Current Challenges and Advances in Skin Repair and Regeneration
The skin is the human body's first barrier, and acts as a defense against external stimuli, protecting against damage and injury. The structure of the skin is complex: it is composed of the epidermis, dermis, and subcutaneous fat, acting as a barrier against the penetration of damaging UV rays from the sun, the invasion of harmful pathogens, and the evaporation of water, thereby protecting the underlying organs.
In clinical practice, the interruption of skin integrity can be caused by different external factors which range from an iatrogenic or post-traumatic excision to a severe loss of tissue, such as in relation to an ulcer, or even to an alteration of the skin structure by chemicals or heat.
Since skin represent the most extended and most visible organ of the human body, growing attention is given to its healing and its reconstruction. In the last few years, we have observed an increased interest in skin repair and regeneration to improve the positive results achievable with autologous grafts, either with full or partial thickness. Today, we observe a rising focus on dermal substitutes. They represent a valid option in the reconstruction of wound with large amount of dermal loss or with great scar retraction. Larger defects can be approached by the adoption of microsurgery and the harvesting of free flaps. Recently, innovative research studies have proposed the application of mesenchymal stem-cell-derived exosomes and nano-sized vesicles able to induce strong anti-inflammatory, anti-aging, and wound-healing effects, thereby easing the regenerative process.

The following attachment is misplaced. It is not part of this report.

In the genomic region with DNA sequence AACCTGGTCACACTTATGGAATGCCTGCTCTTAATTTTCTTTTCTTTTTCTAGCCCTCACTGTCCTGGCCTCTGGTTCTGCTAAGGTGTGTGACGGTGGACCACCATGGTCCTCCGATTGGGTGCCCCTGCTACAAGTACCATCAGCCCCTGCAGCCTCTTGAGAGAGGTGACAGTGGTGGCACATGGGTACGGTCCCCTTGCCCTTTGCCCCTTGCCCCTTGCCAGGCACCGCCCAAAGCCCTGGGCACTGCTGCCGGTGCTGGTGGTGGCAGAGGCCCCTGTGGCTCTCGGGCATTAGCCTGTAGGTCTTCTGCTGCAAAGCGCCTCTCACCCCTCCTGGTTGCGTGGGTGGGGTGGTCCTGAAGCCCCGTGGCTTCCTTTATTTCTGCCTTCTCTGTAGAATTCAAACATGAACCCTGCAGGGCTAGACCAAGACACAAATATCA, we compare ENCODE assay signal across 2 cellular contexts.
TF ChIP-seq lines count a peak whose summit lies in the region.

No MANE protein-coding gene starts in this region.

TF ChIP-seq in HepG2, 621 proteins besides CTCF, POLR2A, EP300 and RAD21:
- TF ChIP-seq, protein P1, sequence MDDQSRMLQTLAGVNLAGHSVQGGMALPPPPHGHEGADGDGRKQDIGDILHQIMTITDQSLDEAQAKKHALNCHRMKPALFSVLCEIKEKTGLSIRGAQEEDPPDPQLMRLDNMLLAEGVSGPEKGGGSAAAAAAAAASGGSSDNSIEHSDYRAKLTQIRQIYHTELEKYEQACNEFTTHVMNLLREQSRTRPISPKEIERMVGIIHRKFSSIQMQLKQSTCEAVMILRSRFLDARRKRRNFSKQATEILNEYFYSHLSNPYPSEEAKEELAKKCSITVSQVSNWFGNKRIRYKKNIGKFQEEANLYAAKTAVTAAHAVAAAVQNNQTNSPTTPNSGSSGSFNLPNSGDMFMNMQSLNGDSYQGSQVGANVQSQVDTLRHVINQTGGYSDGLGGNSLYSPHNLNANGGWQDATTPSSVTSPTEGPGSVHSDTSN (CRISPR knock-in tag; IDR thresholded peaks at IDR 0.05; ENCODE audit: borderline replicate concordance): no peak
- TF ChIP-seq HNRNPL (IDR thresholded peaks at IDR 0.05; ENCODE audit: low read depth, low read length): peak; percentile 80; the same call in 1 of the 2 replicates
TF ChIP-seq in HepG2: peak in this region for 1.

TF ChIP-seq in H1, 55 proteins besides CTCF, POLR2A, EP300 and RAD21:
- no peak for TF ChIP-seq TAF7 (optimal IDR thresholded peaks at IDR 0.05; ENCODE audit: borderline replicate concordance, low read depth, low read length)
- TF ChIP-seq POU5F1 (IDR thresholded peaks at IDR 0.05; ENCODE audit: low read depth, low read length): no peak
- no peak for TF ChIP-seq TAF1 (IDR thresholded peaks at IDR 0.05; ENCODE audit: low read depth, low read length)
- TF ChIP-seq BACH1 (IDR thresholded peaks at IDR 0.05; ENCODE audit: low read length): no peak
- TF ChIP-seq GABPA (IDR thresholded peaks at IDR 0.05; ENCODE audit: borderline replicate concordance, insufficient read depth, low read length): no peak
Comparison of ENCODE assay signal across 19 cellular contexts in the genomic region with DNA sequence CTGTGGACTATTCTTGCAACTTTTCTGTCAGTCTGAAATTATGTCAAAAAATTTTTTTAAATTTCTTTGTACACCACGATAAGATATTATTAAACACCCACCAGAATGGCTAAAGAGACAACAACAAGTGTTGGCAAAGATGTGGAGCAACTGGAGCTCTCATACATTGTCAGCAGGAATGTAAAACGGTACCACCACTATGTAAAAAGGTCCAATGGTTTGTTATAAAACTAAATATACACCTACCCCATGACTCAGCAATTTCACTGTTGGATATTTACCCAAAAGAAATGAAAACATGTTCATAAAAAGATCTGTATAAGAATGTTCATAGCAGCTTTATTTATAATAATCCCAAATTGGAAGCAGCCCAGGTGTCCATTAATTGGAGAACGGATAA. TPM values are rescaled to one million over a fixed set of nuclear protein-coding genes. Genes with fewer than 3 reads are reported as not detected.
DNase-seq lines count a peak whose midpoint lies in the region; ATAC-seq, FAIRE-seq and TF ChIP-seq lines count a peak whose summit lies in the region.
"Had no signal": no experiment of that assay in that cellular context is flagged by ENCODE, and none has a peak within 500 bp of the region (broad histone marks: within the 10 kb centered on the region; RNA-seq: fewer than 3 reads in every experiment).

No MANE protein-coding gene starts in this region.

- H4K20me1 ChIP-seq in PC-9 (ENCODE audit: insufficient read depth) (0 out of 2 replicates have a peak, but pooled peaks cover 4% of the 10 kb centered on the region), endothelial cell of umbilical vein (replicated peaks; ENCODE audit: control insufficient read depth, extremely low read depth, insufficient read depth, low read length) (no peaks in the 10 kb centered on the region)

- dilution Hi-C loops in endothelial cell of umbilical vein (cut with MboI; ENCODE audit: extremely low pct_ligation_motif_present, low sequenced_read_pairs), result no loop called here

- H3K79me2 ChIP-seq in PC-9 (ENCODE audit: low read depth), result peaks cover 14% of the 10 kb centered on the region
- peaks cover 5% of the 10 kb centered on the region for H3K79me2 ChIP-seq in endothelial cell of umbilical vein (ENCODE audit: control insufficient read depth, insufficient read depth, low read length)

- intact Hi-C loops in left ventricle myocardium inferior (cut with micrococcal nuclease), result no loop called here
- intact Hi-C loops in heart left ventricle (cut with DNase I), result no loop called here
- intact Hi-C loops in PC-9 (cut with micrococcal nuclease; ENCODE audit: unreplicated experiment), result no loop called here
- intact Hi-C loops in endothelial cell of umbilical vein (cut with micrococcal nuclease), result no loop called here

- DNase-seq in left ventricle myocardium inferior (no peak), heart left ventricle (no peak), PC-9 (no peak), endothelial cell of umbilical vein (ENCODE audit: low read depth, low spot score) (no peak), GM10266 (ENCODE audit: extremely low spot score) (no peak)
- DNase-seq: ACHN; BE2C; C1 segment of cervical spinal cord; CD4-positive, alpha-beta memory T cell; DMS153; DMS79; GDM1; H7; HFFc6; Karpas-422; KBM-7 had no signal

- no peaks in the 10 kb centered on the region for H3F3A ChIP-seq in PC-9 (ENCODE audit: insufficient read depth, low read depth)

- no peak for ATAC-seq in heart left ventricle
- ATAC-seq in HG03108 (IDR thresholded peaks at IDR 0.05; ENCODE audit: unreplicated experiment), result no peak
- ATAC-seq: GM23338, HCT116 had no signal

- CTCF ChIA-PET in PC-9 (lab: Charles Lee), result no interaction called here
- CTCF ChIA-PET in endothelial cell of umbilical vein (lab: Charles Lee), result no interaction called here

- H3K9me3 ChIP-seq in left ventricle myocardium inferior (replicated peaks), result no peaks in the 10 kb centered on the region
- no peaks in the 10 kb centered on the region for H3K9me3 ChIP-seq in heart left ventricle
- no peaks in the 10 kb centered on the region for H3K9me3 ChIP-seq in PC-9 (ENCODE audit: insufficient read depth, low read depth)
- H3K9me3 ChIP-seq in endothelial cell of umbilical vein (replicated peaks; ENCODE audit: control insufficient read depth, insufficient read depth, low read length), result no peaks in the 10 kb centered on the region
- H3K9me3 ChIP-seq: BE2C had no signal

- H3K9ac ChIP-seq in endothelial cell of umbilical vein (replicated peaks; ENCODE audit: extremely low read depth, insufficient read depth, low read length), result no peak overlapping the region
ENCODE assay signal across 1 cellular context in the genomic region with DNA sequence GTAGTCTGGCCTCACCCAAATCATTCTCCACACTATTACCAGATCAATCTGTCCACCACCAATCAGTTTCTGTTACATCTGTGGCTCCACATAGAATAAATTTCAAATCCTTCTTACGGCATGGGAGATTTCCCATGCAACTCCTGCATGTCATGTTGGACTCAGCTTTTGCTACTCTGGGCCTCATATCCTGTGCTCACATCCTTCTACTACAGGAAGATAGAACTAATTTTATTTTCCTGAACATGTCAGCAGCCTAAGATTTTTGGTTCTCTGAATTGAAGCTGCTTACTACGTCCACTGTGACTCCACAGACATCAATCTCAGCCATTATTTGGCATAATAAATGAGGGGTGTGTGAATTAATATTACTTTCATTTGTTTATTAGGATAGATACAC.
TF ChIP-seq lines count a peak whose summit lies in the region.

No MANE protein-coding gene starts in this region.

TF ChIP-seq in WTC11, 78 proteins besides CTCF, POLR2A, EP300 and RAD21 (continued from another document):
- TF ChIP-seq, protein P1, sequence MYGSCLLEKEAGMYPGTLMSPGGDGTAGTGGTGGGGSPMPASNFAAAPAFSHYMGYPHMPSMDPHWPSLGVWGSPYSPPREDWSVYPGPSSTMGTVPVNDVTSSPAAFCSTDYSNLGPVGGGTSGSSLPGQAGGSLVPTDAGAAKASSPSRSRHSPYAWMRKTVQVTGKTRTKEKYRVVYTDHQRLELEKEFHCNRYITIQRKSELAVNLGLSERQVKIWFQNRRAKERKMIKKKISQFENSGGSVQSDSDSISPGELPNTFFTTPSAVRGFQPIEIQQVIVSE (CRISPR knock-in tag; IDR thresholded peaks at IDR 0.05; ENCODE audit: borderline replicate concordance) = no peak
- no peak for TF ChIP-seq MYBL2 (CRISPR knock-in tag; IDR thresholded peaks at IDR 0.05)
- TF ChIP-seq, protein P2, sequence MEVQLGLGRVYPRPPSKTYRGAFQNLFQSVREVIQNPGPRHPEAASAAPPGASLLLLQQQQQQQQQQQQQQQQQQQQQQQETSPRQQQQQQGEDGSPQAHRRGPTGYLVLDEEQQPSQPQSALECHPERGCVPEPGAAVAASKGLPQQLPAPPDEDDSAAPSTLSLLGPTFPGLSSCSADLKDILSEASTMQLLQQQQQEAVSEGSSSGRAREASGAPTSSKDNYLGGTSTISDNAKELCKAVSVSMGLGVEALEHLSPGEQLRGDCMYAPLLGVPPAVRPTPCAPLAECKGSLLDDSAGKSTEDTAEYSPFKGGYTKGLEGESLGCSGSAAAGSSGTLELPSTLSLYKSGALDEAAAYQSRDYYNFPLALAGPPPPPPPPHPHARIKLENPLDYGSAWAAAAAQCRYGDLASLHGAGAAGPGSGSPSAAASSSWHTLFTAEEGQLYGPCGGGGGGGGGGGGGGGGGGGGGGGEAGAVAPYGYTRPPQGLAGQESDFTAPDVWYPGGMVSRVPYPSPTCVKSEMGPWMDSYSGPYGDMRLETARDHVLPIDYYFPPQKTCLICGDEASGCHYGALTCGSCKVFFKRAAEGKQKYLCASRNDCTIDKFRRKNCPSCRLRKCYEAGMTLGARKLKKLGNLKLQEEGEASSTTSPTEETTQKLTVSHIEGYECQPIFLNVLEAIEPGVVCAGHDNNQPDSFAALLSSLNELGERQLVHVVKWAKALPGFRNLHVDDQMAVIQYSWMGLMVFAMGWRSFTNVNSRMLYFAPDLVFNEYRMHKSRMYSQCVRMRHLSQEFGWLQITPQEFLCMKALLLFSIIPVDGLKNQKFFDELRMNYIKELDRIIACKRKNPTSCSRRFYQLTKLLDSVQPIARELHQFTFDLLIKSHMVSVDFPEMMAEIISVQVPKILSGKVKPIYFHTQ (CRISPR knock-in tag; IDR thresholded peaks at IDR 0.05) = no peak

One of the most complex skin districts to reconstruct is the facial region: here the skin has very varied characteristics changing thickness and elasticity, encountering very important vascular-nervous structures.
Dr. Giovanni Salzano
Dr. Chiara Copelli
- skin repair
- skin regeneration
- dermal substitute
- burn injuries
- skin defects
- autologous graft
- post-traumatic injuries
- chemical injury
- local flap
- free flap
|Journal Name||Impact Factor||CiteScore||Launched Year||First Decision (median)||APC|
|4.7||3.7||2013||14.7 Days||CHF 2600||Submit|
Journal of Clinical Medicinejcm
|3.9||5.4||2012||19.7 Days||CHF 2600||Submit|
Journal of Personalized Medicinejpm
|3.4||2.6||2011||20.2 Days||CHF 2600||Submit|
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